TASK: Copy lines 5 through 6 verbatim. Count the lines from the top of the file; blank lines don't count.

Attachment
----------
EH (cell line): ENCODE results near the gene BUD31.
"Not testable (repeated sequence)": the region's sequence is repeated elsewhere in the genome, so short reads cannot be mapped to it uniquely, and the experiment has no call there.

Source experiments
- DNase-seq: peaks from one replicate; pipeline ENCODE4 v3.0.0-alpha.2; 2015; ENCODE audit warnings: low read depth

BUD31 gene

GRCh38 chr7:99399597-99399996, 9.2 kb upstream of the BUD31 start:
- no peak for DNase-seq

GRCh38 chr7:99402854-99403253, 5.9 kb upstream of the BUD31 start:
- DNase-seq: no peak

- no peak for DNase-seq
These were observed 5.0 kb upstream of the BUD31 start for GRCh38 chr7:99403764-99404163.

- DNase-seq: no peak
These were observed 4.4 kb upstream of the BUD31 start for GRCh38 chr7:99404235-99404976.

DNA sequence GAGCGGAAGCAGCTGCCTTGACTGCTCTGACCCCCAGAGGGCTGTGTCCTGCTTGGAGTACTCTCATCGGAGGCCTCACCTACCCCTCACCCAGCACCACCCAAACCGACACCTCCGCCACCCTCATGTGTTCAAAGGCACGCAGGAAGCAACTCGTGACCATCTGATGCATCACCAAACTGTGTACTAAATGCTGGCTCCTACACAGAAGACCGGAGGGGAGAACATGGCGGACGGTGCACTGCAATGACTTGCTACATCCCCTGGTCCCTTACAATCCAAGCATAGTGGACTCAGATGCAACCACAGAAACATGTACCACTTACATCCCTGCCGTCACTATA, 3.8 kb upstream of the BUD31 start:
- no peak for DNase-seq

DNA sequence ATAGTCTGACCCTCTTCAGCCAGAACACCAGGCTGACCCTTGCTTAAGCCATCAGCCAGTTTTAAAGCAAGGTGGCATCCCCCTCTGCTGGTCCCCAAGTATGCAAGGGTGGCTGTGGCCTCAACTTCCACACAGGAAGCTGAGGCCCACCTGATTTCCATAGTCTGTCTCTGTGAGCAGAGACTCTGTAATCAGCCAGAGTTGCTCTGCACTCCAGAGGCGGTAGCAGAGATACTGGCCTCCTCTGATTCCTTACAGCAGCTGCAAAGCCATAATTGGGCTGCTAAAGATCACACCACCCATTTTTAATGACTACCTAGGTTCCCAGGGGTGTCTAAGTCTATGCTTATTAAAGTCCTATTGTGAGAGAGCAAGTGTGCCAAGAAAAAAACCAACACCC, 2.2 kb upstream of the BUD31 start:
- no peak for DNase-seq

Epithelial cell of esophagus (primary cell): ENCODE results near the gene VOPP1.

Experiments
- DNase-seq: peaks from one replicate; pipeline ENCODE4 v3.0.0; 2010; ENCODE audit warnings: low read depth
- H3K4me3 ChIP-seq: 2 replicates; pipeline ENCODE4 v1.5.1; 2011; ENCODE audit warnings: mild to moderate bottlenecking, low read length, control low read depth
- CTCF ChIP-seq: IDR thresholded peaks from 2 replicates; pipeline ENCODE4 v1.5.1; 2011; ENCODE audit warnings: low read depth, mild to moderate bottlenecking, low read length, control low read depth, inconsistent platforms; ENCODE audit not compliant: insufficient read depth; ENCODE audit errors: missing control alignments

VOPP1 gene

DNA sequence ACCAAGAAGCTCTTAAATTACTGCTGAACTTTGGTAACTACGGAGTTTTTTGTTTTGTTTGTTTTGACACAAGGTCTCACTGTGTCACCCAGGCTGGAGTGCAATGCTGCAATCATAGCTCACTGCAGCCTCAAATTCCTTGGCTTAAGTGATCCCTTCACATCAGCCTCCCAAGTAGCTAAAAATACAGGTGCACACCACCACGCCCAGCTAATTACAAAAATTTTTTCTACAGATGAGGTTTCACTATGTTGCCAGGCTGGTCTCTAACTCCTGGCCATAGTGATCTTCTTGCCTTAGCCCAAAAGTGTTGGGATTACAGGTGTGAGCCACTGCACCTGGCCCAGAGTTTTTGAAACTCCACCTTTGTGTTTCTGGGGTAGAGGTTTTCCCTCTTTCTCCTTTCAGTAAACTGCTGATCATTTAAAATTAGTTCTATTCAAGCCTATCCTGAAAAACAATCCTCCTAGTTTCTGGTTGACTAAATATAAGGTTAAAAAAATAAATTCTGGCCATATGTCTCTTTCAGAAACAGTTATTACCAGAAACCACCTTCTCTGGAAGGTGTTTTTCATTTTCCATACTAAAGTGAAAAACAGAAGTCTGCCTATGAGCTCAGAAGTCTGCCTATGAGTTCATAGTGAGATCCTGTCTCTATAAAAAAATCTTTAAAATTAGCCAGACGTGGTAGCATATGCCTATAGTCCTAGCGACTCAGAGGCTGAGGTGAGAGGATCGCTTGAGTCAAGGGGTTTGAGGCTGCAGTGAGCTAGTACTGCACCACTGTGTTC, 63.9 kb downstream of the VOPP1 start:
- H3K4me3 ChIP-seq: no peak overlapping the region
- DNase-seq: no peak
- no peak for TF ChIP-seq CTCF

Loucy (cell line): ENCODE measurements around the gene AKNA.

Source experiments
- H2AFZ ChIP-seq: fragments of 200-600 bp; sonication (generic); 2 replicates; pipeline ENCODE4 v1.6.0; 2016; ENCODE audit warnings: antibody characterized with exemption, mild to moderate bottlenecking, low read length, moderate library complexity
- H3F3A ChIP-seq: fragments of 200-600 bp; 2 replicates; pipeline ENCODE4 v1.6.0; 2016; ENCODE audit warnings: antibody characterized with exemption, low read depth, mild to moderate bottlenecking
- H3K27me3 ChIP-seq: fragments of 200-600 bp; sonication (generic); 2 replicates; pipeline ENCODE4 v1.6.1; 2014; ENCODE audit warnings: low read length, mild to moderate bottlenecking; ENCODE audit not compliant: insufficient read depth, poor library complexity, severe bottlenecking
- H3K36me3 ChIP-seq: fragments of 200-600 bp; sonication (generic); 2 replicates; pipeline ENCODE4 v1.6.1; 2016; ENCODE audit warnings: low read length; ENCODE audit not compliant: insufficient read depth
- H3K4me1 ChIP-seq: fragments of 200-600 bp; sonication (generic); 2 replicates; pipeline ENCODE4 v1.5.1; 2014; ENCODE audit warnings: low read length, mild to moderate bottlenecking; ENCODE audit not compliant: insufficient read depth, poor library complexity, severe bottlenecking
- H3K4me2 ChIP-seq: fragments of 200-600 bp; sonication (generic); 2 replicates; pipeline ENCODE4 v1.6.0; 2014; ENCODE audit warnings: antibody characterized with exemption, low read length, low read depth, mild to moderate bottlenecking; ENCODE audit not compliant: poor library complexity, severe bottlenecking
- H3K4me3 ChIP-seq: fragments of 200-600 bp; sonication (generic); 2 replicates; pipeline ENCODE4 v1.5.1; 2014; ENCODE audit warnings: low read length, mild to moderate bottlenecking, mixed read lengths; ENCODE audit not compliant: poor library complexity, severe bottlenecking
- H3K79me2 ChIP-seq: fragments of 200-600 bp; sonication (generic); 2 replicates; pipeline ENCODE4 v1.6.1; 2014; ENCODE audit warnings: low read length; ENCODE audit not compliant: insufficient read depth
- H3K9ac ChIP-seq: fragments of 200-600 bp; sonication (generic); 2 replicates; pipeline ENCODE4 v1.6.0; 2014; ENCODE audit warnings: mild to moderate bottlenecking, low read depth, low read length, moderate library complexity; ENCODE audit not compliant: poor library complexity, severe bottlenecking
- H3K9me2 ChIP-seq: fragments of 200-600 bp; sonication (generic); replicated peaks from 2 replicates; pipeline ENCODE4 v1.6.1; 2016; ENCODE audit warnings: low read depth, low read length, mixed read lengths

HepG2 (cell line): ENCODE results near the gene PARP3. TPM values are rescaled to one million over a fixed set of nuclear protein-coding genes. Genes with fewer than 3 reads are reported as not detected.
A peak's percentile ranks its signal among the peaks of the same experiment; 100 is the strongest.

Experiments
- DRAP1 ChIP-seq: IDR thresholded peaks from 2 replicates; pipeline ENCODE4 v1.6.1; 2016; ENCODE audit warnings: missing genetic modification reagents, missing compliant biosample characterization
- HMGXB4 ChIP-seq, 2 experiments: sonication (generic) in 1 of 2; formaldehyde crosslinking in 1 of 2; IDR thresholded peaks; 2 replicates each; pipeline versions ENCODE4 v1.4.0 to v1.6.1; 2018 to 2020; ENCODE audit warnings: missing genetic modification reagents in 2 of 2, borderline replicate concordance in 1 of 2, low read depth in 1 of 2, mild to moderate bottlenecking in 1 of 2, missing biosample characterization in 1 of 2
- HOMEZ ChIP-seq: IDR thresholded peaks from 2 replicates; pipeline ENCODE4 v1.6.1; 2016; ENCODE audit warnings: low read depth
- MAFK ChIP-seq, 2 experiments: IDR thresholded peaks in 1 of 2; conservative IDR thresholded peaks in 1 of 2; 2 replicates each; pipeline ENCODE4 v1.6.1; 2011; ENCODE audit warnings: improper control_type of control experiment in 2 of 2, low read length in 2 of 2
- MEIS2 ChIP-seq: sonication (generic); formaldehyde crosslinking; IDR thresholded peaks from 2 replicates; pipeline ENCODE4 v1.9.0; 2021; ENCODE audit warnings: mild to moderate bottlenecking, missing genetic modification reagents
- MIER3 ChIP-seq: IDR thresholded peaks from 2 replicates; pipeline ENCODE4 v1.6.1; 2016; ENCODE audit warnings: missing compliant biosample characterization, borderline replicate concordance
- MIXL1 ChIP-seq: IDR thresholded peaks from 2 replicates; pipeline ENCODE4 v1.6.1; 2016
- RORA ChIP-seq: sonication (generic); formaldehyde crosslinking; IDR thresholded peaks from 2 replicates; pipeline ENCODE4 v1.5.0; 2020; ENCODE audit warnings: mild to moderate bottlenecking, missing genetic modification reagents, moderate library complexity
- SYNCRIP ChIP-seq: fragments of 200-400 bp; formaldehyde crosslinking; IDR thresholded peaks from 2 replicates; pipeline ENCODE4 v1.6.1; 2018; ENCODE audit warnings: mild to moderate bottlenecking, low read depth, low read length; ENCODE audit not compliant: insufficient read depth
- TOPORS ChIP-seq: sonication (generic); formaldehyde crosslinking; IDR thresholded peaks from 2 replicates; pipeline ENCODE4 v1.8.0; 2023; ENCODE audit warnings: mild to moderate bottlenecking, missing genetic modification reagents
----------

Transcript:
BUD31 gene

GRCh38 chr7:99399597-99399996, 9.2 kb upstream of the BUD31 start: